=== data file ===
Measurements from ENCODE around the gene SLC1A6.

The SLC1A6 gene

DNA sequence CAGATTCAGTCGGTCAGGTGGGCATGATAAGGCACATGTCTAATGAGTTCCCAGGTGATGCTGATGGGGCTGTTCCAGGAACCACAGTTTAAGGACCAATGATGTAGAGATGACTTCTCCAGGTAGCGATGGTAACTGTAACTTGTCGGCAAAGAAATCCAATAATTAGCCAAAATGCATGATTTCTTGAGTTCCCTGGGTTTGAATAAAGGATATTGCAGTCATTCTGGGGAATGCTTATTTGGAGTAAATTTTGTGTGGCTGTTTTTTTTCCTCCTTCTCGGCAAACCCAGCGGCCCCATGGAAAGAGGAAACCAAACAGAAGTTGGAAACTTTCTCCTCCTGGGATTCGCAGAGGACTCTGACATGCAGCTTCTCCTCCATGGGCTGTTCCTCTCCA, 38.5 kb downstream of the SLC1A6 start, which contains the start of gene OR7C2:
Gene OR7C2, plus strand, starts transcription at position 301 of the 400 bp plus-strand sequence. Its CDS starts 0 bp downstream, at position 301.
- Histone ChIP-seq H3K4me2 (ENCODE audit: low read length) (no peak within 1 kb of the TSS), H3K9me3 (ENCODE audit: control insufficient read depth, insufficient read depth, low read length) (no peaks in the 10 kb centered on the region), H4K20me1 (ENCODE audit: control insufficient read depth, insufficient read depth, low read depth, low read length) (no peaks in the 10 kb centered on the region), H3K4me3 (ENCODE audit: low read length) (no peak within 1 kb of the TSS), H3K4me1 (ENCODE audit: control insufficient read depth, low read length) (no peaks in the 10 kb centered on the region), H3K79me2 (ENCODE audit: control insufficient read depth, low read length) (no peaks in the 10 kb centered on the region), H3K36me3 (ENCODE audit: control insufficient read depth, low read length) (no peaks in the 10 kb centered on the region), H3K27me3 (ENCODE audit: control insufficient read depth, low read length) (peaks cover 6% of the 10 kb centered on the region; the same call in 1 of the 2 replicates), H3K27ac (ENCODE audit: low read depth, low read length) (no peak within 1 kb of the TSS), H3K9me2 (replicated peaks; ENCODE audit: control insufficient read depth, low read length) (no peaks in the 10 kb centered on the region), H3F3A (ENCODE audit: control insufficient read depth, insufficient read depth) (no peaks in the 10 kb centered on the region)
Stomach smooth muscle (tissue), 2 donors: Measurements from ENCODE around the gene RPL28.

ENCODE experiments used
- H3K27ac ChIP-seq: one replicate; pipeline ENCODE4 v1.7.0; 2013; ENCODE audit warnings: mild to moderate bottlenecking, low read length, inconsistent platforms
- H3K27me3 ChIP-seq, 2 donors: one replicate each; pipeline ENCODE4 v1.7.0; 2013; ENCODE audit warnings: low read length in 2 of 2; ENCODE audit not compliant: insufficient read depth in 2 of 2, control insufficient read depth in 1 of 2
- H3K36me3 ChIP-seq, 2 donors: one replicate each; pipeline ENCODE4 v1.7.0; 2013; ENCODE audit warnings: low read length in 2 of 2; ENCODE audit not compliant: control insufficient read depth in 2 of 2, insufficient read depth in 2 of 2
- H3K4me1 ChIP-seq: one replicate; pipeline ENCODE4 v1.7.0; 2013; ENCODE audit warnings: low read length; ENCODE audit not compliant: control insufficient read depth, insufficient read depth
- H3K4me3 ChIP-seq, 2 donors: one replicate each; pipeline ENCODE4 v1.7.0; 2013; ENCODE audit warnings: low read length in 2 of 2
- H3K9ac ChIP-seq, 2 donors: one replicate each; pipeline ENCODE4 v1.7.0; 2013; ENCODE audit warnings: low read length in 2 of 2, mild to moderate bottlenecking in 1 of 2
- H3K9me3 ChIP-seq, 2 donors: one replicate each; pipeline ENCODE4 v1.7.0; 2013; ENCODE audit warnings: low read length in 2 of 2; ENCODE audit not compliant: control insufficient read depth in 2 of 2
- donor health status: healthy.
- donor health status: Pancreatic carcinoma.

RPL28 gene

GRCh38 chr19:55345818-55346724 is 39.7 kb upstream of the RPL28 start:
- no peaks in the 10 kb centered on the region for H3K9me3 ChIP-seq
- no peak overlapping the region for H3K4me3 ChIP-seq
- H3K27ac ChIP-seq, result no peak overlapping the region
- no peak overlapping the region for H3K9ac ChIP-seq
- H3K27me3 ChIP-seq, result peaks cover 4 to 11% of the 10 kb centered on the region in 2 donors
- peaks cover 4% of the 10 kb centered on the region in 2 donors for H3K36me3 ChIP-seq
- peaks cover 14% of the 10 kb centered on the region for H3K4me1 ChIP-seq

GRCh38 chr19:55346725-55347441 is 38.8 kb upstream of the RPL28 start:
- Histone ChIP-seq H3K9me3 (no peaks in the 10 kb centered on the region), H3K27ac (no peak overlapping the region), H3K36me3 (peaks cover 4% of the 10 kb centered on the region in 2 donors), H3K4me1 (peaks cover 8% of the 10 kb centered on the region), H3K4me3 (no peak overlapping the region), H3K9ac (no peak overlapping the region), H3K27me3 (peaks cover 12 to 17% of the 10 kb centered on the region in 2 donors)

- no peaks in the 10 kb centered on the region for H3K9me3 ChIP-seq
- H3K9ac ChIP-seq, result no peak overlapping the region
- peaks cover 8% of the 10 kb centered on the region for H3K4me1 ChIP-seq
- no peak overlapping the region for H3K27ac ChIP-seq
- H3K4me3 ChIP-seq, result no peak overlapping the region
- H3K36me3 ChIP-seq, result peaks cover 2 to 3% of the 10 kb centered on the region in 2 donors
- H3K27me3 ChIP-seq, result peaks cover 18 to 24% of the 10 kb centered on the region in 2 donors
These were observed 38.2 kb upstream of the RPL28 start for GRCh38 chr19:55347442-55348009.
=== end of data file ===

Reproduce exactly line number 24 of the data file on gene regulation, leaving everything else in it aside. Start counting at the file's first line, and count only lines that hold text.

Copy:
- peaks cover 4% of the 10 kb centered on the region in 2 donors for H3K36me3 ChIP-seq